by Dave Segal
on Tue, Aug 21, 2012 at 10:06 AM
It’s always a pleasure to see a local artist you champion break out into international awareness. Such is the case of Panabrite (aka Norm Chambers), a Seattle synthesizer master who’s been accumulating much blog praise over the last year or so; now his work’s earned a rave review in that most stringent of print publications, The Wire. (You have to get the physical copy to read the review; it’s the August issue with Ariel Pink on the cover.)
In the review, critic Joseph Stannard writes:
[Panabrite’s music bears] some relation to Jon Brooks’s work as The Advisory Circle and the solo exploration of Zombi’s Steve Moore, but percolate[s] its own flavour of nautical wistfulness. Although Chambers’s music is created using vintage analogue synths, he doesn’t trade in anonymous burble. He composes instrumental pieces with strong, memorable melodies, layering them all with the kind of painstaking craft associated with studio obsessives such as Todd Rundgren, Lindsey Buckingham and Jeff Lynne… Chambers has released an oceanful of material in a relatively short space of time, and what’s astonishing is that it’s all tremendous.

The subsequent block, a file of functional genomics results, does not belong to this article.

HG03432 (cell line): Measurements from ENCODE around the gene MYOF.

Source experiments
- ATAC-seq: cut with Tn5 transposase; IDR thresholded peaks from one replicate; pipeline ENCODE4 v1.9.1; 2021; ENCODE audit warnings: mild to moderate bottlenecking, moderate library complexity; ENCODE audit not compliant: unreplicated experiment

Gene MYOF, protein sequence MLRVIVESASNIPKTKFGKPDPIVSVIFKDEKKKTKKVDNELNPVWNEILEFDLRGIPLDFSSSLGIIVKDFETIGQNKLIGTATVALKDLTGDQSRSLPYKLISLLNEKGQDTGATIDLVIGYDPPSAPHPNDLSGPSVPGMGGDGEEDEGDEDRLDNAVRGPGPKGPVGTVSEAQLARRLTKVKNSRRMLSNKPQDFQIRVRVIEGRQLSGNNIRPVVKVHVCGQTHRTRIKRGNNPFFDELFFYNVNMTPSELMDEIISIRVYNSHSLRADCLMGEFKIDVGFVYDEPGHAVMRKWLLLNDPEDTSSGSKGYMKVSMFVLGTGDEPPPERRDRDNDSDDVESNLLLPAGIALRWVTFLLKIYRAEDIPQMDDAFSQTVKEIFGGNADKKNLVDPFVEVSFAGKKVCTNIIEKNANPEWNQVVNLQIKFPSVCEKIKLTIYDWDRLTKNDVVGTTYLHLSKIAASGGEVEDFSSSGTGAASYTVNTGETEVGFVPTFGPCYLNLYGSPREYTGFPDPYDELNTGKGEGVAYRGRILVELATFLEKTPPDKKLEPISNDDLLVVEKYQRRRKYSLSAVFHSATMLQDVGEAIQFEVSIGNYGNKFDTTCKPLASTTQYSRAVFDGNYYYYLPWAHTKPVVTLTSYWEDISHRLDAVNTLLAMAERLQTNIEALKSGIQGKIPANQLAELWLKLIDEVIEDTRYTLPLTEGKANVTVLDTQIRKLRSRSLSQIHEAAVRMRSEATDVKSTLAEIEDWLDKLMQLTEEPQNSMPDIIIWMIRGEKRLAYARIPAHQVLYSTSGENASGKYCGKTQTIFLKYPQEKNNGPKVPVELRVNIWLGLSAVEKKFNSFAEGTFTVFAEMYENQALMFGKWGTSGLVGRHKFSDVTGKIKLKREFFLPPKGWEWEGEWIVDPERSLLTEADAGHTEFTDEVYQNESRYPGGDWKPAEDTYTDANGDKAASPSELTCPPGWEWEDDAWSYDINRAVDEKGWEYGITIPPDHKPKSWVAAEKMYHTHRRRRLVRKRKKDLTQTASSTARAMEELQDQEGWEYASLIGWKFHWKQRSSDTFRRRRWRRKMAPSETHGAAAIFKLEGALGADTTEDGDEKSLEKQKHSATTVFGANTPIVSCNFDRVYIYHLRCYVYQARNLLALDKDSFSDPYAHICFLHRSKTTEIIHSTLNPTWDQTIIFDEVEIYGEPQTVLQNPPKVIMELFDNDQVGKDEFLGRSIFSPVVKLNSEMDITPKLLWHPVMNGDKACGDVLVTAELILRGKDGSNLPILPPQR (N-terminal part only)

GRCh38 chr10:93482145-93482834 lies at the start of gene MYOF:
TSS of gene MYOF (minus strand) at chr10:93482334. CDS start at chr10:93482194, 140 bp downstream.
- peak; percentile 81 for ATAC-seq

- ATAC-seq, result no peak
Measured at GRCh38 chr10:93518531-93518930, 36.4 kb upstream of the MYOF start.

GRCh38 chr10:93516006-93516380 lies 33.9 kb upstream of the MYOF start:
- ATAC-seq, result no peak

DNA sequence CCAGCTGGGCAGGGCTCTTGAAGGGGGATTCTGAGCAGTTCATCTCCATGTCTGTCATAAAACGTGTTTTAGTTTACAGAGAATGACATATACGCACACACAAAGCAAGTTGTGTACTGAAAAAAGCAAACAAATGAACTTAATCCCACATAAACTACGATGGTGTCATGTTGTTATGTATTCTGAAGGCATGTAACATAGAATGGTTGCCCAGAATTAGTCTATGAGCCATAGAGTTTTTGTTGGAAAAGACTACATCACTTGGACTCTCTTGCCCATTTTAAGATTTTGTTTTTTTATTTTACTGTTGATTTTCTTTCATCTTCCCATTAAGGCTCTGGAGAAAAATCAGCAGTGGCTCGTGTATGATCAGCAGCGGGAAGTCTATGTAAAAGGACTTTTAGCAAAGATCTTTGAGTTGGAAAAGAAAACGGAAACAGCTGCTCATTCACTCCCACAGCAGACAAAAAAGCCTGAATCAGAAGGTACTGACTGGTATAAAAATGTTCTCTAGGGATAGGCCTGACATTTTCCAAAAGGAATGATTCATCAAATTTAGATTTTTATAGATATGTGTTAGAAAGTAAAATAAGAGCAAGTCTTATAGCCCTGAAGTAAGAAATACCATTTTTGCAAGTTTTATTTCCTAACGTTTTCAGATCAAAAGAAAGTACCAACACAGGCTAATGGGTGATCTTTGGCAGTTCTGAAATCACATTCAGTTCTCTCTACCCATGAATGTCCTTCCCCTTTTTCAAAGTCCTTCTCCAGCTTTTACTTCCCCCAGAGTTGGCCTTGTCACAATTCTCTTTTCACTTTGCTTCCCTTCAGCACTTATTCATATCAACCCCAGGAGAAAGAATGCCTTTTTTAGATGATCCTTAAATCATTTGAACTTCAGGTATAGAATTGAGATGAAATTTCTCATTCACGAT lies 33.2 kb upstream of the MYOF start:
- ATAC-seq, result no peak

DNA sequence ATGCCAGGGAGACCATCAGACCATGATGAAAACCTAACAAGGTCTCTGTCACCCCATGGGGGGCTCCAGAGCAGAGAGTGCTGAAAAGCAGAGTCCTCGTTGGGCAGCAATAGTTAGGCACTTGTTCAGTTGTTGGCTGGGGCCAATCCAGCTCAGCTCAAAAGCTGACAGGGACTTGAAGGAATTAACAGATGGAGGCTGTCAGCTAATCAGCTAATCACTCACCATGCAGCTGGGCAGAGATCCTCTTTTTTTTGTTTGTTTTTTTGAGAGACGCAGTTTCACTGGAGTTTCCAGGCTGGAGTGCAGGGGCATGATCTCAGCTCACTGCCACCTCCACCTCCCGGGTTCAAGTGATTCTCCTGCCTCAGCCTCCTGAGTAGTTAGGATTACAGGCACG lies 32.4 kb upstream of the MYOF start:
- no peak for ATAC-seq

What I’ve heard of The Baroque Atrium bears out Stannard’s enthusiasm. The disc contains some of Panabrite’s most accomplished compositions: somber, majestic, beautiful sojourns that propel your mind to vast, unknown realms. This is way beyond your assembly-line drone stuff (much of which I love, don’t get me wrong); Chambers has developed into a world-class sculptor of melodic grandeur. Those sci-fi-film and nature-documentary soundtracking assignments should start pouring in.
The Baroque Atrium is available through the Australian label Preservation.